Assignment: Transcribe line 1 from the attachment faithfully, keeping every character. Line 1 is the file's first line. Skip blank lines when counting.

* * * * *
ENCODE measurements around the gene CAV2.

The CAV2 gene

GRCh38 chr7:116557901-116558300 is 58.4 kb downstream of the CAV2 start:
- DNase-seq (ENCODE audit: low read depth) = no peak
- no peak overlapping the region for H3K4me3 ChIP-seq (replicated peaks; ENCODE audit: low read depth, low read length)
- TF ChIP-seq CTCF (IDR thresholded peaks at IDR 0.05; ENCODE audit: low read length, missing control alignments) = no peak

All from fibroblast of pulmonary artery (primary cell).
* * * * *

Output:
ENCODE measurements around the gene CAV2.